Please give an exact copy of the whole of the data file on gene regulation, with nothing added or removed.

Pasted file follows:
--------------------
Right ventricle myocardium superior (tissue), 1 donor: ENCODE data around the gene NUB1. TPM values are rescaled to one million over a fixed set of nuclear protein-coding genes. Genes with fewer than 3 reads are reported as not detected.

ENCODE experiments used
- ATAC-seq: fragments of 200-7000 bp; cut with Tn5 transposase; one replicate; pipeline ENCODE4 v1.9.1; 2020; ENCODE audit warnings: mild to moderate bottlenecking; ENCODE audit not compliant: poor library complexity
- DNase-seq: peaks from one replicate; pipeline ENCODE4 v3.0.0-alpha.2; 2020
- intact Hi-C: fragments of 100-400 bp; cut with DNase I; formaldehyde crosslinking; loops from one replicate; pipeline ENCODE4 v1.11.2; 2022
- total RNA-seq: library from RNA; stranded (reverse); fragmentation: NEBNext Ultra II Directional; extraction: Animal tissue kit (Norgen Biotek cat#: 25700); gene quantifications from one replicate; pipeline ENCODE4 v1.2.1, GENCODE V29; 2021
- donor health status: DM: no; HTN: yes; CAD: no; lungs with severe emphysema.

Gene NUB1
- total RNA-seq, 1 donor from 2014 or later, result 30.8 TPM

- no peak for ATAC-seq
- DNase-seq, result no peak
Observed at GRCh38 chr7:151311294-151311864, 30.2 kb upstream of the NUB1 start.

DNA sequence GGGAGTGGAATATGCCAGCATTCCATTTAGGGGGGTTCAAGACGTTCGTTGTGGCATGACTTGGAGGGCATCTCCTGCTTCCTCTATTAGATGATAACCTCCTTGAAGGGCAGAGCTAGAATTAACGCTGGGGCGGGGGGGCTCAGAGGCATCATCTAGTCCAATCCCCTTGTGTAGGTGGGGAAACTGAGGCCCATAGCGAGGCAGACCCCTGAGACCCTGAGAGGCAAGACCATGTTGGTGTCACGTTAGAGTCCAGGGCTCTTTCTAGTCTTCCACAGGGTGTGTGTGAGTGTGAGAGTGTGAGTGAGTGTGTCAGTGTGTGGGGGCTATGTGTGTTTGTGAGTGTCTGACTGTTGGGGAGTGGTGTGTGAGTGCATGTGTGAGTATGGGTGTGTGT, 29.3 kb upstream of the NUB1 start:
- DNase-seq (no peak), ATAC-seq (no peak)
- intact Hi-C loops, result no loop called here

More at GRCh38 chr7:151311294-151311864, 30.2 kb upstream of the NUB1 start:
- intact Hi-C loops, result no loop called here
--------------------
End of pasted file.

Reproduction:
Right ventricle myocardium superior (tissue), 1 donor: ENCODE data around the gene NUB1. TPM values are rescaled to one million over a fixed set of nuclear protein-coding genes. Genes with fewer than 3 reads are reported as not detected.

ENCODE experiments used
- ATAC-seq: fragments of 200-7000 bp; cut with Tn5 transposase; one replicate; pipeline ENCODE4 v1.9.1; 2020; ENCODE audit warnings: mild to moderate bottlenecking; ENCODE audit not compliant: poor library complexity
- DNase-seq: peaks from one replicate; pipeline ENCODE4 v3.0.0-alpha.2; 2020
- intact Hi-C: fragments of 100-400 bp; cut with DNase I; formaldehyde crosslinking; loops from one replicate; pipeline ENCODE4 v1.11.2; 2022
- total RNA-seq: library from RNA; stranded (reverse); fragmentation: NEBNext Ultra II Directional; extraction: Animal tissue kit (Norgen Biotek cat#: 25700); gene quantifications from one replicate; pipeline ENCODE4 v1.2.1, GENCODE V29; 2021
- donor health status: DM: no; HTN: yes; CAD: no; lungs with severe emphysema.

Gene NUB1
- total RNA-seq, 1 donor from 2014 or later, result 30.8 TPM

- no peak for ATAC-seq
- DNase-seq, result no peak
Observed at GRCh38 chr7:151311294-151311864, 30.2 kb upstream of the NUB1 start.

DNA sequence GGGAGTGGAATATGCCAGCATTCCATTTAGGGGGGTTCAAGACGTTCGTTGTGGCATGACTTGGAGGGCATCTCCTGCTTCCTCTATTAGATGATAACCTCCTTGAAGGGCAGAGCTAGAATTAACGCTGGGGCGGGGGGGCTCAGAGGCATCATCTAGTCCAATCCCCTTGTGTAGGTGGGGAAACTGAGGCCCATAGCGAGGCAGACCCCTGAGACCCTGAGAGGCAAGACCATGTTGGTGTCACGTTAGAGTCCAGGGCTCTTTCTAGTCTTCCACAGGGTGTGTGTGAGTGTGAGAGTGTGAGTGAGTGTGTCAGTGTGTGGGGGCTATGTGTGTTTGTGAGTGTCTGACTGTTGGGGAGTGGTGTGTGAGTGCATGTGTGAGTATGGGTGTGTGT, 29.3 kb upstream of the NUB1 start:
- DNase-seq (no peak), ATAC-seq (no peak)
- intact Hi-C loops, result no loop called here

More at GRCh38 chr7:151311294-151311864, 30.2 kb upstream of the NUB1 start:
- intact Hi-C loops, result no loop called here